KimW

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I did an experiment a while back which I posted on FB, maybe here, I don't remember. I was making soap dough and had enough batter left for 2 soaps - so one soap I added blood orange essential oil to and colored it green, the other soap, I added blood orange essential oil which has been "marinating" in kaolin clay for hours and colored it pink. 6 weeks later, the green soap literally had no scent at all, while the pink soap (with the marinated clay) smelled terrifically of blood orange essential oil. I have been using kaolin clay to anchor my scent for years, now I have some evidence to back it up. This was just my experiment, not a controlled experiment. But I am going to continue using kaolin clay to anchor my scents.
Great tip! Thank you for sharing. Now to find that kaolin clay!
 

Becky1024

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As I understand it, bubbles do not automatically equate to high cleansing. Coconut oil soap bubbles profusely because it dissolves easily and is very cleansing because there are a lot of short chain fatty acid soap molecules in solution when in use. Sugars (and glycerin) enhance bubbles because they increase the surface tension of the bubbles, which allows them to grow bigger without breaking. Chelators, like sodium citrate and edta, enhance bubbles because they keep the dissolved soap from complexing with hard water minerals. Why the addition of oils that are high in linoleic fatty acid, like RBO, hemp and grapeseed, leads to bigger bubbles in a balanced recipe is still a mystery to me, especially since we know that soaps made with these oils at 100% do not make great lather.
Mojack Bay I agree with you that chelators increase bubbles. In fact I can get a very nice bubbly bar with adding 2% sodium citrate to a 100% lard soap. I think I can help you out with the linoleic acid and why they bubble well. Linoleic acid is polyunsaturated, each fatty acid has 2 double bonds. The double bonds are slightly more hydrophilic (water loving) than the single bonds. It makes the oils that are high in linoleic acid slightly more soluble than say strearic acid which only has single bonds. It’s the slight solubility that makes linoleic acid bubbly.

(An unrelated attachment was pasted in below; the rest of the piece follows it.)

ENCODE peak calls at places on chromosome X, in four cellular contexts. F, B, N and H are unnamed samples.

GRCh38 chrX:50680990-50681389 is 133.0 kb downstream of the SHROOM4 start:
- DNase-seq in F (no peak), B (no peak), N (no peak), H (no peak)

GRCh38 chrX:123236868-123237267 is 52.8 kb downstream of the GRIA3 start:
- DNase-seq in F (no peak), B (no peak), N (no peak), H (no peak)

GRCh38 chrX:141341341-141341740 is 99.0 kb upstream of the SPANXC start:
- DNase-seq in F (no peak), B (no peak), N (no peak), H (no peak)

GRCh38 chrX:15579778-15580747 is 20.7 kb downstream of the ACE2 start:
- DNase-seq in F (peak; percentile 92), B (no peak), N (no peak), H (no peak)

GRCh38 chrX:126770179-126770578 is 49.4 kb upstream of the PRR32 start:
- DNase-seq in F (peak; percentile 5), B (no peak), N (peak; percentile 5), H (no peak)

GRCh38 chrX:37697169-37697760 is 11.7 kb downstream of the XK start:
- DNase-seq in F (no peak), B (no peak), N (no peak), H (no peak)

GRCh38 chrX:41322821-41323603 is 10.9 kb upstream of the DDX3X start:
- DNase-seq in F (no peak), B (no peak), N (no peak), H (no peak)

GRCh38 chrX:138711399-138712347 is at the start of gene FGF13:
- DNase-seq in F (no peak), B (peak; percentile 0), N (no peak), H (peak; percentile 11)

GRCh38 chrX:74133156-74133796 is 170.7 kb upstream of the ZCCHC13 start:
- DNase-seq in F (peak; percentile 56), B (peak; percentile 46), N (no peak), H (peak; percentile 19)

linne1gi

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Mojack Bay I agree with you that chelators increase bubbles. In fact I can get a very nice bubbly bar with adding 2% sodium citrate to a 100% lard soap. I think I can help you out with the linoleic acid and why they bubble well. Linoleic acid is polyunsaturated, each fatty acid has 2 double bonds. The double bonds are slightly more hydrophilic (water loving) than the single bonds. It makes the oils that are high in linoleic acid slightly more soluble than say strearic acid which only has single bonds. It’s the slight solubility that makes linoleic acid bubbly.
Two things I didn’t put together. Thank you.
 

Peachy Clean Soap

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I agree and most medical personnel disagree (doctors) - they all seem to have an affinity for Dove. Really. And I remember that Dove gave me most of my skin problems - itchy, hivey (sp) skin that never felt good no matter what lotion I used.
Zing - have you tried sugar in your soaps? Because putting sugar, particularly powdered sugar is a complete game changed. Big bountiful bubbles and even if your coconut oil is low, you still get great big bubbles.
How much powder sugar do you use & is it add'ed to oils before lye? id love to try it' currently i'm using honey or molasses one tea ppo depending on the soap i'm making to increase the bubbles.
 

linne1gi

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How much powder sugar do you use & is it add'ed to oils before lye? id love to try it' currently i'm using honey or molasses one tea ppo depending on the soap i'm making to increase the bubbles.
Sugar is sugar. I use 1 teaspoon (PPO) because that is the recommended rate for sugar. Powdered sugar dissolves instantly and also relaxes the batter giving more workable time. I add it to distilled water and make sure it has fully dissolved before adding lye. I add the lye solution to the melted oils as we all do.
 

Peachy Clean Soap

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Sugar is sugar. I use 1 teaspoon (PPO) because that is the recommended rate for sugar. Powdered sugar dissolves instantly and also relaxes the batter giving more workable time. I add it to distilled water and make sure it has fully dissolved before adding lye. I add the lye solution to the melted oils as we all do.
Thx so much 🤗💫🧼
 

Mobjack Bay

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Mojack Bay I agree with you that chelators increase bubbles. In fact I can get a very nice bubbly bar with adding 2% sodium citrate to a 100% lard soap. I think I can help you out with the linoleic acid and why they bubble well. Linoleic acid is polyunsaturated, each fatty acid has 2 double bonds. The double bonds are slightly more hydrophilic (water loving) than the single bonds. It makes the oils that are high in linoleic acid slightly more soluble than say strearic acid which only has single bonds. It’s the slight solubility that makes linoleic acid bubbly.
Mystery solved! Thank you! ❤